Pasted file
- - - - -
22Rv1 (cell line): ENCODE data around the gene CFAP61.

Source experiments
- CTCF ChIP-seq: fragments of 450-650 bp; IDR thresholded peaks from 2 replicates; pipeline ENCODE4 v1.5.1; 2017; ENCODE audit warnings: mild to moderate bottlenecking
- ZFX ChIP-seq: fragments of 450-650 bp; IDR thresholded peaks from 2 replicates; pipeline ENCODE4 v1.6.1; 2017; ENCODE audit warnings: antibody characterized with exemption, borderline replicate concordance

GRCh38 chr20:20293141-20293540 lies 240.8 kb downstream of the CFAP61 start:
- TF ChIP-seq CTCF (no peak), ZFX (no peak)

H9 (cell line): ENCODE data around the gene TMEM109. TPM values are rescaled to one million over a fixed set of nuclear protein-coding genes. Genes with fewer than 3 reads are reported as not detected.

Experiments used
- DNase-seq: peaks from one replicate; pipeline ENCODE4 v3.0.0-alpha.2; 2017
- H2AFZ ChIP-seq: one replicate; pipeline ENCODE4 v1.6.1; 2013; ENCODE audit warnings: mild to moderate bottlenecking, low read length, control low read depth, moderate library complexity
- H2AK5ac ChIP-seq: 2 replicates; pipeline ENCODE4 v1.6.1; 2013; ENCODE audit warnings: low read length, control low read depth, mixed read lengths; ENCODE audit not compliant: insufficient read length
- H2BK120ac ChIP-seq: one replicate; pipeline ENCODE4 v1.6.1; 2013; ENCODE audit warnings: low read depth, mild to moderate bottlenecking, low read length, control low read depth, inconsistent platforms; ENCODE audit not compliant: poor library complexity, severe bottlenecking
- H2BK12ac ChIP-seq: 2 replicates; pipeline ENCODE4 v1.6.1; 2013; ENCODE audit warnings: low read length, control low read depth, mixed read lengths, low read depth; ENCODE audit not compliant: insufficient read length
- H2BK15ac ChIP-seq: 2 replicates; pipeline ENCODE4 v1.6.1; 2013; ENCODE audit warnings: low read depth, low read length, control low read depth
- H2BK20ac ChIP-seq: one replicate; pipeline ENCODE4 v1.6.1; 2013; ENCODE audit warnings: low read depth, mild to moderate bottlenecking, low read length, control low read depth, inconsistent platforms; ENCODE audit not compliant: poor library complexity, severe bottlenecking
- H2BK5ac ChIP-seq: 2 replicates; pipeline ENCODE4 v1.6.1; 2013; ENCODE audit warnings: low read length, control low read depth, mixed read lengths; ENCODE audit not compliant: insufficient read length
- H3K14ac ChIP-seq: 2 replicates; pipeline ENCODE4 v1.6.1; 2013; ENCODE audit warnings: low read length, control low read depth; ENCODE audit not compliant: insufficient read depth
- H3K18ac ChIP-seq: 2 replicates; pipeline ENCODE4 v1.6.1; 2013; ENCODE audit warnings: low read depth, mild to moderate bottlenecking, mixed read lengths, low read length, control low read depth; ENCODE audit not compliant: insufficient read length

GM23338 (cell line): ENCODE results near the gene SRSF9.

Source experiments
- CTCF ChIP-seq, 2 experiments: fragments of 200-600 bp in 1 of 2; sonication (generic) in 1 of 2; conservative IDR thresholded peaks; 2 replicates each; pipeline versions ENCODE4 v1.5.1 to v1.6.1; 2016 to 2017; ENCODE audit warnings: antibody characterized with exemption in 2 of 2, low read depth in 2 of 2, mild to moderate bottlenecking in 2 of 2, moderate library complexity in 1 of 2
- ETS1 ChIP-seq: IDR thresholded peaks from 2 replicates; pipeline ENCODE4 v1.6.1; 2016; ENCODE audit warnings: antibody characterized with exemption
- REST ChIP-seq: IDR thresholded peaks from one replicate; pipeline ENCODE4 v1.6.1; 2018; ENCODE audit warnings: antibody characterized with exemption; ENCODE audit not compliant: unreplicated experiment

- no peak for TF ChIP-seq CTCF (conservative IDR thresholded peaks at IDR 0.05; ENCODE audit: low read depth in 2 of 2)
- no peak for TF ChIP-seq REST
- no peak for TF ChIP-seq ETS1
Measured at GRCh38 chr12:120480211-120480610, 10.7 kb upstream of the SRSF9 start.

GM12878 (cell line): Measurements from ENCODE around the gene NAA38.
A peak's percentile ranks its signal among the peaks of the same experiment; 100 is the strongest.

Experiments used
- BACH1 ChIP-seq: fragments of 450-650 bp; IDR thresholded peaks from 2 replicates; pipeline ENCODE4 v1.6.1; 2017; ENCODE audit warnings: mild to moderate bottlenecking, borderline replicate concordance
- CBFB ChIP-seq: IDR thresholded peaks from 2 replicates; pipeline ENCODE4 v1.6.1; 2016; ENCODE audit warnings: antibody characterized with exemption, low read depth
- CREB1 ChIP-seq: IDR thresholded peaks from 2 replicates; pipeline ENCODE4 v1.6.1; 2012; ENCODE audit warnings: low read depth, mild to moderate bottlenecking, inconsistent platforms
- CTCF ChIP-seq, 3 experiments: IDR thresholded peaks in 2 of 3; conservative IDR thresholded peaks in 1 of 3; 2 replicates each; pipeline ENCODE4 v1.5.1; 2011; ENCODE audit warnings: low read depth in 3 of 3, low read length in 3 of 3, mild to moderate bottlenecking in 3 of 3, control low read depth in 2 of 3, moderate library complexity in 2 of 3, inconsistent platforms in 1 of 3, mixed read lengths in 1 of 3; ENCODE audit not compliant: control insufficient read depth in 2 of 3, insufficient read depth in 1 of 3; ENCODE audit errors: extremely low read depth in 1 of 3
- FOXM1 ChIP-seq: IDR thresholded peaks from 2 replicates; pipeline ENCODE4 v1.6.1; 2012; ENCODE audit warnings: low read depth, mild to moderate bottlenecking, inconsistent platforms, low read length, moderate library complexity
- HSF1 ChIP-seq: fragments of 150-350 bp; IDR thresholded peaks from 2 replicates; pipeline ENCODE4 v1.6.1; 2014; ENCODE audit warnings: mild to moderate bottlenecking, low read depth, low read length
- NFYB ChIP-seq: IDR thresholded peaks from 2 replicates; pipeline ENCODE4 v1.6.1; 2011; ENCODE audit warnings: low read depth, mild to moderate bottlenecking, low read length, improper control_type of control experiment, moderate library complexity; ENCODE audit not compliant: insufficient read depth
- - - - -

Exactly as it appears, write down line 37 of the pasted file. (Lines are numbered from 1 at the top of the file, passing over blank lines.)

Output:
- NFYB ChIP-seq: IDR thresholded peaks from 2 replicates; pipeline ENCODE4 v1.6.1; 2011; ENCODE audit warnings: low read depth, mild to moderate bottlenecking, low read length, improper control_type of control experiment, moderate library complexity; ENCODE audit not compliant: insufficient read depth